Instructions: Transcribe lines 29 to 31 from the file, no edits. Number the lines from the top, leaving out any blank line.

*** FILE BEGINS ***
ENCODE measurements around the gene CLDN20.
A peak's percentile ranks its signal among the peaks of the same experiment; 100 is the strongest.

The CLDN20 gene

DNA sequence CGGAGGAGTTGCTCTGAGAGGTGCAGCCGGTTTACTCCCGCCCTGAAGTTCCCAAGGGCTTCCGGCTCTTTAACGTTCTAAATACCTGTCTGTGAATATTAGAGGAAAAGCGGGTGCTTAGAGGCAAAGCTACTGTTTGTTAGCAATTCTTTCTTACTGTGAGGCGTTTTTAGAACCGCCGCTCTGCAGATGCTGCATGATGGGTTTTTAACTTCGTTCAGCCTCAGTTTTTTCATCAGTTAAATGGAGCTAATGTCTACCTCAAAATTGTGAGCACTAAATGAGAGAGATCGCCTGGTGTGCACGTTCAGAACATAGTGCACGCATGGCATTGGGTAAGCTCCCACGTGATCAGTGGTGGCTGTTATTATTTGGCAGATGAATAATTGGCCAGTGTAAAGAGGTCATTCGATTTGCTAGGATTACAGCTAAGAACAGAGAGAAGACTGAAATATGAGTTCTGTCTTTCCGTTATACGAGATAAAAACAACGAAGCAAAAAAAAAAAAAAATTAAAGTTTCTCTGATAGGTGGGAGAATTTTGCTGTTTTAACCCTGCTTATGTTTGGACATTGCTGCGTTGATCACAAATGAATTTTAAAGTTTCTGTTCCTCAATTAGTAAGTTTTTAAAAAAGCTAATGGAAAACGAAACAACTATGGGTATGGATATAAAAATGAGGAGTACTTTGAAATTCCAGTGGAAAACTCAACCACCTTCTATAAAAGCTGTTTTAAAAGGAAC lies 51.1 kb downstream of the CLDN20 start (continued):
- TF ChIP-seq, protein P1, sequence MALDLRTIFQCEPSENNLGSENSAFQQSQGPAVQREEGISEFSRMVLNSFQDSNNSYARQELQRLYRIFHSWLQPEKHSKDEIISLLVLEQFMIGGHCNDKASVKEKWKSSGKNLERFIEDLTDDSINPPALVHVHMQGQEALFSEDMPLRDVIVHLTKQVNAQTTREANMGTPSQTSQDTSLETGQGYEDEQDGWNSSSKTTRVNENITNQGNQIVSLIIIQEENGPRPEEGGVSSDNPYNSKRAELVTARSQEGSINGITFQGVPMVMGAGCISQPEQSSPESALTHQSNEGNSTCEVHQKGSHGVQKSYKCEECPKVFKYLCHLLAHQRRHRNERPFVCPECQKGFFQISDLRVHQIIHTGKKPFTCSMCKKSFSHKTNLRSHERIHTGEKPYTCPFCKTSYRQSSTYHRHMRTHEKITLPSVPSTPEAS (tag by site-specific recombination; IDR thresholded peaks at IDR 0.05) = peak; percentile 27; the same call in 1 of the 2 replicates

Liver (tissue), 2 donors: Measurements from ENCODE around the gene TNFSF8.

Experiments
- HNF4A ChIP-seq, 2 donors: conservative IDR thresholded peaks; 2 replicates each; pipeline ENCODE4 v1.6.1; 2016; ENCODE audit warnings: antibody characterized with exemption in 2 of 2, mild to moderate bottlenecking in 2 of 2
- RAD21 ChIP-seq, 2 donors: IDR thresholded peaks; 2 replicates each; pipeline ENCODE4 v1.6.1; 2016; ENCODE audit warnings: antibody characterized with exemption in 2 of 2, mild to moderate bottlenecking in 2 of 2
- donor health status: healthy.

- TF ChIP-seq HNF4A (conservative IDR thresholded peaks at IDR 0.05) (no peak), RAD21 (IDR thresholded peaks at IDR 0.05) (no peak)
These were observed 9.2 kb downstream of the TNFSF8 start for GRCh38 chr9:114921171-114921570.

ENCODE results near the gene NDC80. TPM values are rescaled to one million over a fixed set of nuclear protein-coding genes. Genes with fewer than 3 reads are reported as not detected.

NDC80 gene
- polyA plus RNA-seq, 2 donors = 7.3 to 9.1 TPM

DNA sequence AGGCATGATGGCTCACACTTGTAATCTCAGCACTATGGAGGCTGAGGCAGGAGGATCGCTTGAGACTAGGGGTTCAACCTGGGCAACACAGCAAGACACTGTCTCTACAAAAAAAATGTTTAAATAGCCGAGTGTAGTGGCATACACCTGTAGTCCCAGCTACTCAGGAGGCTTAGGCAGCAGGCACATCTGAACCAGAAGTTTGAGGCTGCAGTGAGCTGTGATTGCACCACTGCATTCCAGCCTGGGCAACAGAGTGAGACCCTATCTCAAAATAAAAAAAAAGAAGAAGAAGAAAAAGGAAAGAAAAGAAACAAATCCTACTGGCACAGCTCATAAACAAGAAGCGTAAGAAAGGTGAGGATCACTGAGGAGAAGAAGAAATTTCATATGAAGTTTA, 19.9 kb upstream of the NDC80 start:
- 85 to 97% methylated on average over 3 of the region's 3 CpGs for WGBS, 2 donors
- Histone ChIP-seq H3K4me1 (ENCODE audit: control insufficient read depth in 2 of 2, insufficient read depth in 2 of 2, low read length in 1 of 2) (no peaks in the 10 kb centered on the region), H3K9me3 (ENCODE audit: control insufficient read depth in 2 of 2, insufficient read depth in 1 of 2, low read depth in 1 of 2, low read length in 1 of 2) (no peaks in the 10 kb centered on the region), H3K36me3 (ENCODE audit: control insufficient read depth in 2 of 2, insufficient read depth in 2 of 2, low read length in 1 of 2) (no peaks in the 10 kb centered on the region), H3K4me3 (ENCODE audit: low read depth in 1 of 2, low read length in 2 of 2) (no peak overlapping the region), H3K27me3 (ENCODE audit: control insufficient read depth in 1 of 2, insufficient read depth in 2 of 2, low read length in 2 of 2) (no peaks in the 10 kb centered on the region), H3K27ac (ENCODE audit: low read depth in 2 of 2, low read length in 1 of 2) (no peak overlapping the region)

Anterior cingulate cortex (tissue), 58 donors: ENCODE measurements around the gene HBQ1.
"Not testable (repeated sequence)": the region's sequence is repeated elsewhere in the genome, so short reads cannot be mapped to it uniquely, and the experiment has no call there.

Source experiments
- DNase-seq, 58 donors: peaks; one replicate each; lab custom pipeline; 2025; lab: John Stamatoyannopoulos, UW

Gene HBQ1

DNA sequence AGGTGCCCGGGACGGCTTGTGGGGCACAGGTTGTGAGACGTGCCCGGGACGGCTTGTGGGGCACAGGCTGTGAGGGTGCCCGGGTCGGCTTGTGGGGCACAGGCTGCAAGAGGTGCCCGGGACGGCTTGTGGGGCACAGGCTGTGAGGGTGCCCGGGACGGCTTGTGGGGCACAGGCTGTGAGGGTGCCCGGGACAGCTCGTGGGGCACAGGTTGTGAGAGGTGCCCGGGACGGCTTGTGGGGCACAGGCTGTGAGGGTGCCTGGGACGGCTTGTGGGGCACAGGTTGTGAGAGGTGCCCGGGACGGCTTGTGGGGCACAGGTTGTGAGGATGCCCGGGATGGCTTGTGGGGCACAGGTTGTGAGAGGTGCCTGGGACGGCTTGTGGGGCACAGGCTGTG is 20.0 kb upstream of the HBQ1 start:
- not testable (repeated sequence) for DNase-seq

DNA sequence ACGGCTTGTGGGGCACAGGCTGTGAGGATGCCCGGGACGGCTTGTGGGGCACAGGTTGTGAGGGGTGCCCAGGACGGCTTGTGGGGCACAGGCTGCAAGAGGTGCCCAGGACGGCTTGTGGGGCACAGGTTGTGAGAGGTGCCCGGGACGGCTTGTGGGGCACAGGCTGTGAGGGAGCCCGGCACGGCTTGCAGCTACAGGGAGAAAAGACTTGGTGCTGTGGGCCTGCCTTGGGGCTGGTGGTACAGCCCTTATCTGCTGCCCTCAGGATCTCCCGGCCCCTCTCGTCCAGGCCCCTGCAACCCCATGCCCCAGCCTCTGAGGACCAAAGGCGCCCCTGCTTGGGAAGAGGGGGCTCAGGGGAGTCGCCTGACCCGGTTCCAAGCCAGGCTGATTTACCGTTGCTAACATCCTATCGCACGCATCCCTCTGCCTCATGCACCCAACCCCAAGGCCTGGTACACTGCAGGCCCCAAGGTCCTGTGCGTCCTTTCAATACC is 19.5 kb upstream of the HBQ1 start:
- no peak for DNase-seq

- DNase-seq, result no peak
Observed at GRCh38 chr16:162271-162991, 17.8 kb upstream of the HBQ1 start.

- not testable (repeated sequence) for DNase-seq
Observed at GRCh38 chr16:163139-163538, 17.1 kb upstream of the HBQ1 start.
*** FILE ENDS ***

Observed at GRCh38 chr16:162271-162991, 17.8 kb upstream of the HBQ1 start.

- not testable (repeated sequence) for DNase-seq
Observed at GRCh38 chr16:163139-163538, 17.1 kb upstream of the HBQ1 start.